Background screening is an essential part of hiring. It helps you land the best people for both the job and your workplace. 9 out of 10 companies today use some type of background check for their hiring process.
It’s important that HR professionals and others involved in hiring understand there are compliance requirements for using background screening information to help make hiring decisions. One of the most crucial, and the most misunderstood, is the adverse action requirement.
If you decide not to hire a person because of the background check, your responsibility doesn’t end there.
What does “taking adverse action” mean?
The Fair Credit Reporting Act (FCRA) considers background checks for employment purposes as a “consumer report” and expects employers to comply with the requirements in using them. Adverse action, means that you, as an employer, choose not to hire a person.
Why care about the FCRA?
A consumer reports is defined as "any written, oral, or other communication of any information by a consumer reporting agency bearing on a consumer's credit worthiness, credit standing, credit capacity, character, general reputation, personal characteristics, or mode of living which is used or expected to be used or collected in whole or in part for the purpose of serving as a factor in establishing the consumer's eligibility" for credit, insurance or employment purposes. The FCRA extends to criminal records, civil lawsuits, reference checks and other information obtained by a consumer reporting agency for the purpose of screening an applicant’s background.
The FCRA has civil and statutory penalties in place for those who don’t comply with their requirements.
How can I stay in adverse action compliance?
While we are not employment attorneys, here is a smart best practice process to compliantly handle applicants you don’t end up hiring. *
Note: Be sure and check your state-specific laws regarding adverse action requirement. Depending where you’re located, there may be slightly different requirements.
1: If you are considering an adverse employment action (declining to hire the person) based in whole or part on information found in the background report, you should:
- Notify the applicant by sending a Pre-Adverse notification. The preliminary adverse action notice should include the name, address and toll-free number of your background screening vendor, a notice that the consumer is entitled to a free copy of the report and has the right to dispute the information, and a statement that your background screening vendor did not make the decision to take adverse action and cannot provide the specific reasons why adverse action was taken.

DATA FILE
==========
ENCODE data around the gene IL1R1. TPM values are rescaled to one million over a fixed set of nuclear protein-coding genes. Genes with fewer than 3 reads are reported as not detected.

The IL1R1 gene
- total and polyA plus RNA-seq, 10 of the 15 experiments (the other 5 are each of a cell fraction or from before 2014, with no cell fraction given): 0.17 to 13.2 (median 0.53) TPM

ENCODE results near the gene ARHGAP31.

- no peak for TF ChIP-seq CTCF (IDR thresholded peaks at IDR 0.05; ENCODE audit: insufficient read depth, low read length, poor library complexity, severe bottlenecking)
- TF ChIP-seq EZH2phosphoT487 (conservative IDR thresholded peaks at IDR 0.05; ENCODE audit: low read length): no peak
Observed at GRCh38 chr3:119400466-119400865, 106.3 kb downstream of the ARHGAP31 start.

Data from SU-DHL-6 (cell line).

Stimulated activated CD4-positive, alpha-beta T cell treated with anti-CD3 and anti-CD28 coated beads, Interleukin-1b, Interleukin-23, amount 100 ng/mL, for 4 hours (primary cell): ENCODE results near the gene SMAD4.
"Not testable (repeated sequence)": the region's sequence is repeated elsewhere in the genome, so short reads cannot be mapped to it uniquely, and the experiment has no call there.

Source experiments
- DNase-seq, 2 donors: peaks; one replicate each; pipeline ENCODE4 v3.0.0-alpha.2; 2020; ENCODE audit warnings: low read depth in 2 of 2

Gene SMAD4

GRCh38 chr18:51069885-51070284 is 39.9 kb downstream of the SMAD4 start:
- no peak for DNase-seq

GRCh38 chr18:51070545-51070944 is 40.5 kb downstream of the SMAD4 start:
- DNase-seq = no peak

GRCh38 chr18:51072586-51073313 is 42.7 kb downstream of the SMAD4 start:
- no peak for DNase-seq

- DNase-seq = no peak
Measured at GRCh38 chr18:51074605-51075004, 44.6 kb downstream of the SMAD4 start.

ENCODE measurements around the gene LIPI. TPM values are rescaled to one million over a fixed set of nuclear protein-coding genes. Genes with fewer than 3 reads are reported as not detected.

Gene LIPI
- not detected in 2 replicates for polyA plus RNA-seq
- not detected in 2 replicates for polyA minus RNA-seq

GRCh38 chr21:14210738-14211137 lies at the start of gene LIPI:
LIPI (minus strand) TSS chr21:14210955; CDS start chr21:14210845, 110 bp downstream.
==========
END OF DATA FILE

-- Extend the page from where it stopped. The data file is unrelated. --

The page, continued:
- Provide a copy of the background report
- Provide a description, in writing, of the rights of the consumer titled “A Summary of Your Rights under the Fair Credit Reporting Act.” (This process is sometimes called “Pre-Adverse Action” or “Preliminary Adverse Action” or “First Notice”)
2: The applicant may contact the background screening company if they want to dispute any information in their background report. (For example, if they claim the criminal charge that was uncovered is not theirs).
3: The background screening company would re-investigate any disputed items of information and issue an updated report to employer and applicant/employee.
Note: Organizations are not required to hold a job open for an applicant who is disputing information in their background report.
4: You would then review the updated report and make the final employment decision. After the appropriate waiting period and giving the consumer ‘ample time’ to dispute the information, you can issue notice of the adverse action taken to your applicant. (This includes the required notices identified in Section 615 of the Fair Credit Reporting Act). In addition to the Federal FCRA, in some instances, state consumer reporting laws may apply regarding taking adverse action against a consumer based on a consumer report.
Note: Before taking adverse action based on a criminal record, the EEOC Criminal History Guide recommends that you perform an individualized assessment and or other considerations. To obtain a copy of the EEOC Criminal History Guidance please go to the following website: .
If the employment decision is adverse, a notice of adverse action is sent to applicant (This process is sometimes called “Final Adverse Action”). There needs to be reasonable time (usually at least 5 business days) between the Pre-adverse action letter and the Adverse Action letter.
Committing to a consistent policy and following it every single time is how you can keep your organization in compliance with the FCRA requirements concerning adverse action.
Choosing a reputable third-party background screening company will assist you in maintaining compliance. Find a partner that automatically generates the documents mentioned in this article to save you manpower and time. An electronic trail also gives you extra proof of compliance.
*Data Facts recommends consulting with counsel to develop a legally compliant adverse action policy.